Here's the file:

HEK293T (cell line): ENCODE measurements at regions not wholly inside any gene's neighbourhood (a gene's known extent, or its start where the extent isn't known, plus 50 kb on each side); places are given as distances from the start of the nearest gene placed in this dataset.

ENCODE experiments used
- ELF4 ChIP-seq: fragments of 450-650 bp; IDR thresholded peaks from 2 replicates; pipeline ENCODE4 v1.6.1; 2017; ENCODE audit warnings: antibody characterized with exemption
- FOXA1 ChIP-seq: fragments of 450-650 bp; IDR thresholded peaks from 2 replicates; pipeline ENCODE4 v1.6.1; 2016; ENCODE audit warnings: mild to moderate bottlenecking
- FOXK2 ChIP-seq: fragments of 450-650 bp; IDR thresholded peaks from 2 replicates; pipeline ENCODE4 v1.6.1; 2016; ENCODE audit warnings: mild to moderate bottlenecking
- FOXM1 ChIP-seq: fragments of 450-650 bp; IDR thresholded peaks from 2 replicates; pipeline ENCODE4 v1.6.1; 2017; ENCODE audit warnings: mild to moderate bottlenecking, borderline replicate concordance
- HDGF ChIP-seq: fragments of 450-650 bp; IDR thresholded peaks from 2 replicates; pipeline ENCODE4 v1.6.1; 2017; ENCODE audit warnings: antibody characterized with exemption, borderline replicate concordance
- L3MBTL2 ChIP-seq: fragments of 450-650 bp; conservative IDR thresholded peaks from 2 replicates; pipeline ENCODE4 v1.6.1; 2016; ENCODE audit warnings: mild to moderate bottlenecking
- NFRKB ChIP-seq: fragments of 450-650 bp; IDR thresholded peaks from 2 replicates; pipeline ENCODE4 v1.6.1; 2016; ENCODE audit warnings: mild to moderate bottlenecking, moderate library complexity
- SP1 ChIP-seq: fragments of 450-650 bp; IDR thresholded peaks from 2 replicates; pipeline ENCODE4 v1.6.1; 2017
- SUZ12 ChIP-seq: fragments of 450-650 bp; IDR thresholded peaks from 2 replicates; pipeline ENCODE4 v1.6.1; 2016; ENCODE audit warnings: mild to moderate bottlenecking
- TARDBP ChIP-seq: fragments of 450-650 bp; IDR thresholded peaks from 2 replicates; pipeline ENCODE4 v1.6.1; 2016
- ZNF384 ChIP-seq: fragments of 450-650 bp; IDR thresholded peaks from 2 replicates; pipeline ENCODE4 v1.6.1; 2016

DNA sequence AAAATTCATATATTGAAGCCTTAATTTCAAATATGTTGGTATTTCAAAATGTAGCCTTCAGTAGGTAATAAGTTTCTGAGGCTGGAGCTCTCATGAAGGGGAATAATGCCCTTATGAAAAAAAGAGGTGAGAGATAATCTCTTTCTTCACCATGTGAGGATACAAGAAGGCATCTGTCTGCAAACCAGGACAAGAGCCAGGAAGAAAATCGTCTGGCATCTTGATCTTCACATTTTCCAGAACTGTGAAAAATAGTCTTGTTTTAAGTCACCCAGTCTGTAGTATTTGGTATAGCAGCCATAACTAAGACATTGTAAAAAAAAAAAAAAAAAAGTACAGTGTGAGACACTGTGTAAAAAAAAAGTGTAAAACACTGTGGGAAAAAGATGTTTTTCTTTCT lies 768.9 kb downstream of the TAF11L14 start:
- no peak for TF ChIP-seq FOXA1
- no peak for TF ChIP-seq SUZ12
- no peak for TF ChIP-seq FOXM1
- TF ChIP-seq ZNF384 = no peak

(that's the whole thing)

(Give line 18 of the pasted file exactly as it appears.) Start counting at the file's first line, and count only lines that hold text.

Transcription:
- TF ChIP-seq ZNF384 = no peak